Chicken is a national bird in Africa. Where there are people, you will find chickens. Here is an outstanding combination of flavours, all centred upon a slightly boozy version of Sunday lunch.
To make a chicken roasted in beer plus twice-cooked vegetables for four diners, you will need:
Why “twice-cooked vegetables” I hear you ask? Simple. The first cooking involves half the vegetables under the roasted fowl, while the second consists of the other half roasted alone at relatively high heat. The big deal for the diners is the contrast in texture and flavour. Believe me, this matters.
The chicken you choose for this meal should not be one of those post-dinosaur, multicoloured giants patrolling the roadside, intimidating free-range dogs and migrant goats. Get the freshest broiler fowl you can find.
Coarsely chop the garlic head into fragments, with peel. Stuff it into the body cavity of the fowl and do this amazing thing without fear. Contrary to all expectations, this garlic will just be an accent to the flavour.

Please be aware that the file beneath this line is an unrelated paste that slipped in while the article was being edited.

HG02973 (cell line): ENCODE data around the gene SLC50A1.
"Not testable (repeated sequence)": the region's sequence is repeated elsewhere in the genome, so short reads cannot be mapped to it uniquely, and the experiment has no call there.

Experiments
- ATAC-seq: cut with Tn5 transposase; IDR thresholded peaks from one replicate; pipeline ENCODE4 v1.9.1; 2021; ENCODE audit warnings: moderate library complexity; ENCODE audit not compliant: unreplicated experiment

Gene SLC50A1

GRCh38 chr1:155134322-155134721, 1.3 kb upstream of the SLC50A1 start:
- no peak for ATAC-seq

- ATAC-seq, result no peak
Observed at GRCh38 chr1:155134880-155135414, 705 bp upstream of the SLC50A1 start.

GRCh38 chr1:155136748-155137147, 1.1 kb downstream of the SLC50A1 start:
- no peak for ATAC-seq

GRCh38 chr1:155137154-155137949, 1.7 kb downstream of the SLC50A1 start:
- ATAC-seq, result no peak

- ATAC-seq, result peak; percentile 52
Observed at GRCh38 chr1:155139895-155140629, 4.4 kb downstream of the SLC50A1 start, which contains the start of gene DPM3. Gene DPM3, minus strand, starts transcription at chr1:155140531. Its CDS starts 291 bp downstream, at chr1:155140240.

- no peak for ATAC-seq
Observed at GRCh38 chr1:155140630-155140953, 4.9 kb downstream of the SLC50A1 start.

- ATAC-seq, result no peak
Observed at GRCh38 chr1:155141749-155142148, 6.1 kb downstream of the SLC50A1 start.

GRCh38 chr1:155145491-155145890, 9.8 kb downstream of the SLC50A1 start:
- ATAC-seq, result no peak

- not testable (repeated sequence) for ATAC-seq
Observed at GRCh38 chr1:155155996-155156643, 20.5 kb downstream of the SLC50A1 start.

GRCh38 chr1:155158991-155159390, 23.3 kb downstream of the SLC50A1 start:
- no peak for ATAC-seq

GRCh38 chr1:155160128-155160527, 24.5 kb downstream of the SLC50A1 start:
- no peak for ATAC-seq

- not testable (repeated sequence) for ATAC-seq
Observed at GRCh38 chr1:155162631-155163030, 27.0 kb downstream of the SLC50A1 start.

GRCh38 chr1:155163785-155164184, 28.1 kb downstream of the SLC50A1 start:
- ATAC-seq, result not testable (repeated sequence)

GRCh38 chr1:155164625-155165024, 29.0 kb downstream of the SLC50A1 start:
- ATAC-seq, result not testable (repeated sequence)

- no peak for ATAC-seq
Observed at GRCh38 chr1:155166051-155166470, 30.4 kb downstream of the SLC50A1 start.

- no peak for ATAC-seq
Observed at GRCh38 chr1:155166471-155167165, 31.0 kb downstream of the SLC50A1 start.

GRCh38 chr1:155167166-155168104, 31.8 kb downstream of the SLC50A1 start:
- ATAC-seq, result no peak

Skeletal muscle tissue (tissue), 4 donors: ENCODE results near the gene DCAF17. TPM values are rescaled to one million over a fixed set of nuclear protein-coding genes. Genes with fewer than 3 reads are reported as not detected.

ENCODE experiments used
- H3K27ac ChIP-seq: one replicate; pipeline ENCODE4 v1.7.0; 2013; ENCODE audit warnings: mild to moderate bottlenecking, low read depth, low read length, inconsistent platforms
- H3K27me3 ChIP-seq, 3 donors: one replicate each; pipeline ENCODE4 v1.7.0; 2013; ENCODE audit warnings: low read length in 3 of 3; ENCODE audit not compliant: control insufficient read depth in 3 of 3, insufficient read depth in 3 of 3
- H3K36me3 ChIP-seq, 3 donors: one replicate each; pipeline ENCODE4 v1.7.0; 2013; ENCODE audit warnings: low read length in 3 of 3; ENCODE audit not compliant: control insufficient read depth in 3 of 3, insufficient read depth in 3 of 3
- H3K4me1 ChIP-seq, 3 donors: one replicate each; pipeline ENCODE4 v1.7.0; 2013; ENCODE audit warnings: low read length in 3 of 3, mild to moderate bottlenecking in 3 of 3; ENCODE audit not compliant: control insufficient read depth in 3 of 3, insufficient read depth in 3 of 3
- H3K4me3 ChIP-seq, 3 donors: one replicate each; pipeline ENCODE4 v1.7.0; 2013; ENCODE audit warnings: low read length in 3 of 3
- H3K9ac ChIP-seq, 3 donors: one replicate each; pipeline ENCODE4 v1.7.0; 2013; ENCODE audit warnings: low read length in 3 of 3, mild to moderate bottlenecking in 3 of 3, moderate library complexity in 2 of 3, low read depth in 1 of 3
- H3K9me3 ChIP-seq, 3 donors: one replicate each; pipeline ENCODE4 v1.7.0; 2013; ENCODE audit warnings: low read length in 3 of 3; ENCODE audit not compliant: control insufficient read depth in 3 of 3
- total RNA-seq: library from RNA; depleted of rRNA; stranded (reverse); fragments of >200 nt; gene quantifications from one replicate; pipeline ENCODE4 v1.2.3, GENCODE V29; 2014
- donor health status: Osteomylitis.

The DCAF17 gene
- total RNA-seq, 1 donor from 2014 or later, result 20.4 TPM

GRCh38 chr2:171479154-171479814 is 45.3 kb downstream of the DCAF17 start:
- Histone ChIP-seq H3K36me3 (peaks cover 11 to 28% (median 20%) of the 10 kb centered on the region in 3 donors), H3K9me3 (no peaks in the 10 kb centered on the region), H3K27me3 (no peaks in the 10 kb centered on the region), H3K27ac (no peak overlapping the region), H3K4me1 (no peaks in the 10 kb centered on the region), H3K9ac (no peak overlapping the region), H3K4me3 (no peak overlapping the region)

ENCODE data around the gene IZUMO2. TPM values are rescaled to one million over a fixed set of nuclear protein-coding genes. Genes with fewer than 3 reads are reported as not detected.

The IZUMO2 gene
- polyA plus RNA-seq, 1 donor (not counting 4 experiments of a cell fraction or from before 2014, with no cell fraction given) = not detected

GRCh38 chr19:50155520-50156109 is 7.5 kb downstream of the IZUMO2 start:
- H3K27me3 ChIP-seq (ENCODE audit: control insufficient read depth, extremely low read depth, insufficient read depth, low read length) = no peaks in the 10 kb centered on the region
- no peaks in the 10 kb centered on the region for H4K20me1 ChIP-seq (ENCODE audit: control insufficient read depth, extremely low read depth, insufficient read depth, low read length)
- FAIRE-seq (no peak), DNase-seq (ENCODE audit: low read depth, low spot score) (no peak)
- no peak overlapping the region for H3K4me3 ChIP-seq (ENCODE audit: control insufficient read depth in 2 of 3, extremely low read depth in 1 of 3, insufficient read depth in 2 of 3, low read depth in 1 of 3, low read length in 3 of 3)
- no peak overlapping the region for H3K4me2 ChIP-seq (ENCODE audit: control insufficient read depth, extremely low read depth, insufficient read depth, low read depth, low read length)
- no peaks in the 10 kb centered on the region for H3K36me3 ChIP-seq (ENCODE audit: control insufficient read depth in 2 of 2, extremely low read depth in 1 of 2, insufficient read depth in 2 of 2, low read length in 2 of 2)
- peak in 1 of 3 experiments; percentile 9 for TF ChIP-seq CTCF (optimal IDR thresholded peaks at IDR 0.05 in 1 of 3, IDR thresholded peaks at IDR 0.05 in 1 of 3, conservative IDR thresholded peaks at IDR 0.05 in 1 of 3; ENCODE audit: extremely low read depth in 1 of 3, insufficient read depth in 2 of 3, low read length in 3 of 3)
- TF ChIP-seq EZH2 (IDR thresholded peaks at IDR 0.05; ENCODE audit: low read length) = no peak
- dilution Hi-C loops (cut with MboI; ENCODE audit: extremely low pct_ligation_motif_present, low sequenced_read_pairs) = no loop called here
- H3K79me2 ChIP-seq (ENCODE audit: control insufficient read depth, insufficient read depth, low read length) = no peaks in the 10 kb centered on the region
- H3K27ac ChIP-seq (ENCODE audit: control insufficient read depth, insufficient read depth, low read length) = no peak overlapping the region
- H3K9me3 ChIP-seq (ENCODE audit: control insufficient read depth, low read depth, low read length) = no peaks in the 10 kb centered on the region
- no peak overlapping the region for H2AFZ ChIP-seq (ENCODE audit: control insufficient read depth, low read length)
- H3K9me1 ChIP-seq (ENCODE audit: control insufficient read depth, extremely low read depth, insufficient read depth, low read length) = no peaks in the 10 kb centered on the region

Next, remove the zest of the lemon. Bursting with aromatics, the zest truly revs up the flavour overall.
Halve or quarter the unpeeled baby potatoes, peel and halve the pickling onions, and then peel, deseed and cube the butternut. Pour these into a bowl, add a teaspoon of zest plus a tablespoon of chopped fresh sage, splash with the canola oil, and lightly season with salt and pepper. Stir to evenly distribute the flavoursome oily coating.
Heat the oven to 180°C.
Arrange a layer of the lightly oiled vegetables in a roasting pan. Pour in the room temperature Windhoek lager and settle the chicken on top. Rub the molten butter over the exposed skin. Roast for about 60 minutes, basting the fowl with the pan juices from time to time.
Rev up the temperature to 200°C. Arrange the remaining uncooked vegetables on a separate roasting sheet low in the oven and roast for 25 minutes, or until the chicken skin is crisp and the once-turned roasted vegetables are slightly charred. This augments the flavour and unlike burning, is not a mistake.
Remove from the oven and set the chicken aside for about 10 minutes to evenly redistribute the inner juices. Carve and serve with a mix of under-chicken and separately roasted mixed vegetables.
What a blast! A couple of ultra- chilled, non-room temperature Windhoek lagers will complete this ecstatic dining experience.
David Basckin is a freelance journalist and videographer.
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